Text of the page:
Americans continue to underestimate dramatically what the government already spends on their local schools. On average, respondents to our survey guessed $8,140 per pupil annually—44% less than the average $14,504 actually spent.
Consistent with this, respondents not given information on current spending are more enthusiastic about spending more. Among the “uninformed,” 59% favor a boost in spending, 34% say it should stay about the same, while just 7% think it should decrease. The 59% of the public supporting an increase represents a modest decline of just 3 percentage points since 2019.
Support by race and ethnicity. The question of investing more money in the schools clearly divides respondents along racial and ethnic lines. While strong majorities of Black and Hispanic respondents support raising teacher salaries and spending more on their local schools, white respondents are less enthusiastic (see Figure 2). For example, 63% of Black respondents who are told current spending levels favor an increase, as do 55% of Hispanic respondents. The corresponding figure for white respondents is just 39%. Similar differences emerge among “uninformed” respondents on both school spending and teacher pay.
Online Education and Homeschooling
Online schooling. Americans’ openness to online education has increased in recent years (see Figure 3). In 2009, 56% of American parents said they would be willing to have their child take some academic courses online during high school. This share edged up somewhat to 61% in 2010 and remained at that level in 2013. In 2020, however, 73% of parents say they are willing to have their child take some high school courses online—a 17-percentage-point jump since 2009. The growth in approval for online schooling for secondary school students is even more dramatic among the public as a whole, for whom the share willing to have a child take such courses rose to 71% from 54% during the past 10 years.
We also approximated the extent of this support by asking how many courses a high school student should be allowed to take for credit online. Typically, students must complete 24 courses in high school to graduate. On average, Americans say that high school students should be allowed to take 11 courses online. This is a 22% increase from the average response of 9 courses in 2017. The pattern is identical when focusing on parents only—an increase to 11 courses from 9.
Does Americans’ growing support for online schooling reflect their recent experiences when most schools closed amid the pandemic? Our data do not offer conclusive evidence that these experiences changed attitudes, but those parents who reported more-positive experiences during school closures are more likely to support online schooling.
The 2020 Education Next survey included a battery of questions asking parents of children in kindergarten through 12th grade whose schools closed during the pandemic about their children’s experiences during the closure (see “What American Families Experienced When Covid-19 Closed Their Schools”). According to these parents, 88% of students primarily participated in their school’s remote instruction or activities on a computer, tablet, or similar device (as opposed to in other ways, such as using workbooks or worksheets). Among parents whose children primarily participated digitally in instruction during the closure, those who report more satisfaction with this instruction also express greater willingness to have their child go through high school taking some academic courses online. Among the top quartile in satisfaction, 85% are willing to have their children take such courses; among the bottom quartile, 58% are willing.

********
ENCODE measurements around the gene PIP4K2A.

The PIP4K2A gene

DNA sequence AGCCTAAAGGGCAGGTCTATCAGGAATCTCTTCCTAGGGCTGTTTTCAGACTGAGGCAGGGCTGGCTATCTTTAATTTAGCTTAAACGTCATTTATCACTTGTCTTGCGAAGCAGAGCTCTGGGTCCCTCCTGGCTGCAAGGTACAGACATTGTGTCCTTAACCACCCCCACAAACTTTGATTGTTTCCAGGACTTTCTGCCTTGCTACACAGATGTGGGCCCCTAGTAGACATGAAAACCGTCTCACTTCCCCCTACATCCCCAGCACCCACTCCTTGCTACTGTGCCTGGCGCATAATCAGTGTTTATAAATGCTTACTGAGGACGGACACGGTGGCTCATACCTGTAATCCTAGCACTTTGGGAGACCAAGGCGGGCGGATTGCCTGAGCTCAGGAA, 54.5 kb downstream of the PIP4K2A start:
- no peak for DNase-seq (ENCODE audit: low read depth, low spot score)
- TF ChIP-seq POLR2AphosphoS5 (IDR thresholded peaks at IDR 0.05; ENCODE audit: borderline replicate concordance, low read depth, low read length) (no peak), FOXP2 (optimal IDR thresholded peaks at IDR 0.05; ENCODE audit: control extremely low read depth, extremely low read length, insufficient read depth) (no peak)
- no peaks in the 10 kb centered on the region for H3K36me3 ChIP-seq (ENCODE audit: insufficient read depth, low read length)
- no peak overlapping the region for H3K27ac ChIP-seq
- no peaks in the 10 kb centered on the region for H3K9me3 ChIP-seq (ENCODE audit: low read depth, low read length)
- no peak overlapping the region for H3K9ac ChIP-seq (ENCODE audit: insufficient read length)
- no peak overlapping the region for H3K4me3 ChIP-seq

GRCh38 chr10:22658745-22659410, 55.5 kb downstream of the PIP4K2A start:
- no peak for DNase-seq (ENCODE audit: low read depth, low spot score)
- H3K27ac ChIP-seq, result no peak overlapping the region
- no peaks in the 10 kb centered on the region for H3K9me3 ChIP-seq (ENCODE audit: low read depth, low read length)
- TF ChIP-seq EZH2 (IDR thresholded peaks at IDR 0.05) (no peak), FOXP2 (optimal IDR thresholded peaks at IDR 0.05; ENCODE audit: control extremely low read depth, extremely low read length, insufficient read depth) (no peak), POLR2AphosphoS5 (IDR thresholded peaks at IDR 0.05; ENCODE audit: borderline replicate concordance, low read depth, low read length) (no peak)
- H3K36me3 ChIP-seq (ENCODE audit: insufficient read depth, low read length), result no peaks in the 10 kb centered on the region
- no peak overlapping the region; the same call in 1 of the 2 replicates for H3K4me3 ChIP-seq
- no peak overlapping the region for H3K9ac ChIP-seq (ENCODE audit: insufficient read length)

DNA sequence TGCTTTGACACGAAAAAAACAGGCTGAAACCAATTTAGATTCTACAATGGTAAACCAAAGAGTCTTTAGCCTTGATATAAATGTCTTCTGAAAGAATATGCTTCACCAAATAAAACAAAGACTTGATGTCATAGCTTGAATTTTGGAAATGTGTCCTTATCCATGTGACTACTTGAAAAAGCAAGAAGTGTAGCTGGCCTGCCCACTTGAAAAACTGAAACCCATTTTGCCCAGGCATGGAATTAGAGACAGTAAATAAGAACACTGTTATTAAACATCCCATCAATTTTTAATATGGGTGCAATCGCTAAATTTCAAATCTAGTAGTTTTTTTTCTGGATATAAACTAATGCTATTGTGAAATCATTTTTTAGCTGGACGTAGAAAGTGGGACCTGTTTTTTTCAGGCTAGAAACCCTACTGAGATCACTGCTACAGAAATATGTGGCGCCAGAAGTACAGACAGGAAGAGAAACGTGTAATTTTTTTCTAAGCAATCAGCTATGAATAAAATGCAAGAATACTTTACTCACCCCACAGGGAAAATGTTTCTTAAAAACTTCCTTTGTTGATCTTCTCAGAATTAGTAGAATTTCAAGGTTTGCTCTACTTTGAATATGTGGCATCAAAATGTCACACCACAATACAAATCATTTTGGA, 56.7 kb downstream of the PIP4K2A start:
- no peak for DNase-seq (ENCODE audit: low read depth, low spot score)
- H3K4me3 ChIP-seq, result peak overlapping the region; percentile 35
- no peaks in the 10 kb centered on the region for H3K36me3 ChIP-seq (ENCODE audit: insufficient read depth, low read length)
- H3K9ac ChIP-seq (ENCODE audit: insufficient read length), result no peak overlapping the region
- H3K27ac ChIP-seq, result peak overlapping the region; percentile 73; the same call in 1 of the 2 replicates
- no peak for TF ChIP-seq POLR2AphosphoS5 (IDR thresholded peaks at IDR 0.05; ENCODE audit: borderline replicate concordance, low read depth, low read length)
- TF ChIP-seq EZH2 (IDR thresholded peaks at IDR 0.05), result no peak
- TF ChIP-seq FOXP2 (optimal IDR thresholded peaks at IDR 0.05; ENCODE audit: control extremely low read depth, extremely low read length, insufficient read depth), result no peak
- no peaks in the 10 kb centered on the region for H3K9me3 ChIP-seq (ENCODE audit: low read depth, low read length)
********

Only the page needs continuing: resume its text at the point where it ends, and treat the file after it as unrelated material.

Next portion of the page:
Furthermore, the parents who were least satisfied with instruction during the closure say high school students should be allowed to take 9 online courses, on average, for graduation credit, while the most-satisfied parents say high school students should be able to take 11 courses for such credit.
Homeschooling. Support for homeschooling has remained stable in recent years. Approximately half (49%) of Americans are in favor of allowing parents to educate their children at home instead of sending them to school; 35% of Americans say that they oppose that practice. In hopes of gauging what people think about homeschooling generally (as opposed to having children learn from home during a pandemic), we specifically referred to “ordinary circumstances when schools are open” when asking this question in 2020. The 49% approval share is statistically indistinguishable from the 45% who supported homeschooling when we last asked about it in 2017. The share of Americans who think parents should be required to receive approval from their local school district to homeschool their children was 54% in 2017 and is 54% in 2020. The share of Americans who support requiring parents to notify their local school district if they intend to homeschool their children was 73% in 2017 and is 70% in 2020.